There are fears that, in recent days, hundreds of civilians have been killed there amid intense shelling.

Ukrainian forces are battling Russian troops for control of Enerhodar, which has Europe’s largest nuclear plant, the city’s mayor said.

In Ukraine's capital, Kyiv, four major explosions were reported overnight.

A residential building on fire in Kyiv

It was not immediately clear where the explosions hit or the number of casualties, though footage shows a resident block on fire.

A huge convoy bearing down on Kyiv

A 40-mile long convoy of Russian military vehicles continues to advance on the capital city of nearly three million people.

Despite the imminent and present threats, Ukrainian MPs sang the national anthem before voting on security laws on Thursday.

MPs sing the national anthem in Parliament

On Thursday, the UK Ministry of Defence said the convoy remains over 30 kilometres from the city centre, having been delayed by "staunch Ukrainian resistance, mechanical breakdown and congestion."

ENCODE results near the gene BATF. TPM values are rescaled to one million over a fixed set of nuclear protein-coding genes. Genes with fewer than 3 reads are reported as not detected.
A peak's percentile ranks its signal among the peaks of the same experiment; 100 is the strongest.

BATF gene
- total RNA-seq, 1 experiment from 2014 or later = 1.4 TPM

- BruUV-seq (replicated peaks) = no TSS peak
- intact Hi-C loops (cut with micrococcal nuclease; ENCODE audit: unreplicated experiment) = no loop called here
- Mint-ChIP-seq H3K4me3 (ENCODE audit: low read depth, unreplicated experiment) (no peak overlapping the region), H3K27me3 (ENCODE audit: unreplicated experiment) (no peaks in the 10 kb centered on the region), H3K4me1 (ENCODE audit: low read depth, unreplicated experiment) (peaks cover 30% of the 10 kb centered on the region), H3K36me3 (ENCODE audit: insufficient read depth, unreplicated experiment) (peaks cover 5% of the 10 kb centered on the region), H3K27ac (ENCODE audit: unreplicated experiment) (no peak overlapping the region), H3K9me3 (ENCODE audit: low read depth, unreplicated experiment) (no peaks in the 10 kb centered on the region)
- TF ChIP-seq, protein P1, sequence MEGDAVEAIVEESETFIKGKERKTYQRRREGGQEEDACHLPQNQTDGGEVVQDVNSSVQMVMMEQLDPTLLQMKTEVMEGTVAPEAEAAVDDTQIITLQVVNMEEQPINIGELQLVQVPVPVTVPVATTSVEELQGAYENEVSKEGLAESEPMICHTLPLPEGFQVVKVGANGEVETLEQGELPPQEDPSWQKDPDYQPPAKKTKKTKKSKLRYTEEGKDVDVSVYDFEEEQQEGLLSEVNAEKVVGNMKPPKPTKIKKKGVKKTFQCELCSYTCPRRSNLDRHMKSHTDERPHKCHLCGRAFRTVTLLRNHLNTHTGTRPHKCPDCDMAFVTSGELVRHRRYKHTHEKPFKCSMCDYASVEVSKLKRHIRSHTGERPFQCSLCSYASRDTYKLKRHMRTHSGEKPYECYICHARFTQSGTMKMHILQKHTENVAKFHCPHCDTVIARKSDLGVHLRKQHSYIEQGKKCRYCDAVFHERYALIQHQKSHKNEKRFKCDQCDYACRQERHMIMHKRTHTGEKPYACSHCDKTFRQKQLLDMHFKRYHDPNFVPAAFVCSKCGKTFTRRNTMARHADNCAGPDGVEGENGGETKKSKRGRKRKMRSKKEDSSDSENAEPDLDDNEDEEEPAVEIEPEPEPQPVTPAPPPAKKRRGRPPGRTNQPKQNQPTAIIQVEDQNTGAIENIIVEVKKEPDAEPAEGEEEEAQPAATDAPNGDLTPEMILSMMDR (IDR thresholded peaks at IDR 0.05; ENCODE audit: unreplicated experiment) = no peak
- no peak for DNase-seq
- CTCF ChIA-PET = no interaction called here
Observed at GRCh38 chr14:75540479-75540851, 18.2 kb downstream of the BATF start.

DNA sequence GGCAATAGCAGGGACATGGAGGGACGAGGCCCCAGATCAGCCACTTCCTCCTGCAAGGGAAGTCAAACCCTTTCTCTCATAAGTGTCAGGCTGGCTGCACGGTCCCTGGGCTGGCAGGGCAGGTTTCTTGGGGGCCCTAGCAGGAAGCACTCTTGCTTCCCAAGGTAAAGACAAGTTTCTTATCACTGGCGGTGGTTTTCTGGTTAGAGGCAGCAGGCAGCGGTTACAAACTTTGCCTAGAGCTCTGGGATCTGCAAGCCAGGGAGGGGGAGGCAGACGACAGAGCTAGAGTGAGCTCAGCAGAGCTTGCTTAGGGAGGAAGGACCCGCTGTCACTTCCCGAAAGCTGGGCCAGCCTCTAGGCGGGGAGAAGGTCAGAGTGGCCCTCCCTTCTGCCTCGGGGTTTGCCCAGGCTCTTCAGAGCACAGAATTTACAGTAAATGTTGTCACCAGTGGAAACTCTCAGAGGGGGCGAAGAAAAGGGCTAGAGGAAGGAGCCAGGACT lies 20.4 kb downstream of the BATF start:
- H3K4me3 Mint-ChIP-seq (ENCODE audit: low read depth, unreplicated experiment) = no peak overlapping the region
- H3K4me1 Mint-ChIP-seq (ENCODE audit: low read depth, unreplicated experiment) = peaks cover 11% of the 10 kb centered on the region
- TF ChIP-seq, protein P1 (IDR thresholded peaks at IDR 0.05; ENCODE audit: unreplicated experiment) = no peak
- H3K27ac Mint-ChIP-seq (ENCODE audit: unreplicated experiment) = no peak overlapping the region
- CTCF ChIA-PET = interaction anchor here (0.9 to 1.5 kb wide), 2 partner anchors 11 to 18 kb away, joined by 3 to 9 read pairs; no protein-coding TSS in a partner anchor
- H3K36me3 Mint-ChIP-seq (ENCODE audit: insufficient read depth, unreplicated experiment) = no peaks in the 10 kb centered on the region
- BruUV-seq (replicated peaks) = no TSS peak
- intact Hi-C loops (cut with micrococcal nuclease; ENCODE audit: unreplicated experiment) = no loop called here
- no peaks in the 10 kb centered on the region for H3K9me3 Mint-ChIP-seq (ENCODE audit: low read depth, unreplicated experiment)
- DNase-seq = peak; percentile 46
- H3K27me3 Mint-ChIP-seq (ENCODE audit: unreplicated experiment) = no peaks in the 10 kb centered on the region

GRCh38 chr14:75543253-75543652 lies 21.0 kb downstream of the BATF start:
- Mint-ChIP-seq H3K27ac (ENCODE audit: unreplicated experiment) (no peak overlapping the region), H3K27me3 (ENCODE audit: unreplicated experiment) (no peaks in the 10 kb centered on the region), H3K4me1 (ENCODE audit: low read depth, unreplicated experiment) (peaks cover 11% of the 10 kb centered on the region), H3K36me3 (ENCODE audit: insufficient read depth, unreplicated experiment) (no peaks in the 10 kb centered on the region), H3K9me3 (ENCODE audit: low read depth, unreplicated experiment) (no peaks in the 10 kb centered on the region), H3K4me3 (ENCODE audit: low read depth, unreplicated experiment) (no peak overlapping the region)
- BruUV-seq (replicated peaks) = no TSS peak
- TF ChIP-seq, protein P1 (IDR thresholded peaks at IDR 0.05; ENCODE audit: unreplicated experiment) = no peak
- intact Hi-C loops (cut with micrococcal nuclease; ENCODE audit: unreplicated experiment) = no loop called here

There are fears the military equipment could be used to step up the bombardment of the capital, resulting in a greater loss of life.

Are there any talks to stop the fighting?

The lack of progress in meeting the aims of the invasion had led to a change in tactics, focusing on aerial and artillery bombardment of cities rather than the kind of lightning military advances originally envisaged by the Kremlin, Western analysts believe.

Senior International Correspondent John Irvine and his team film the moment Russian tanks turn their turrets on the last convoy out of Mariupol

French president Macron warned the worst of Russia's invasion of Ukraine is yet to come after speaking to Putin on Thursday.

The Russian president told his French counterpart in a phone call between the two leaders there would be no let up in Moscow's invasion of Ukraine until it had achieved its aims to demilitarise and neutralise its neighbour.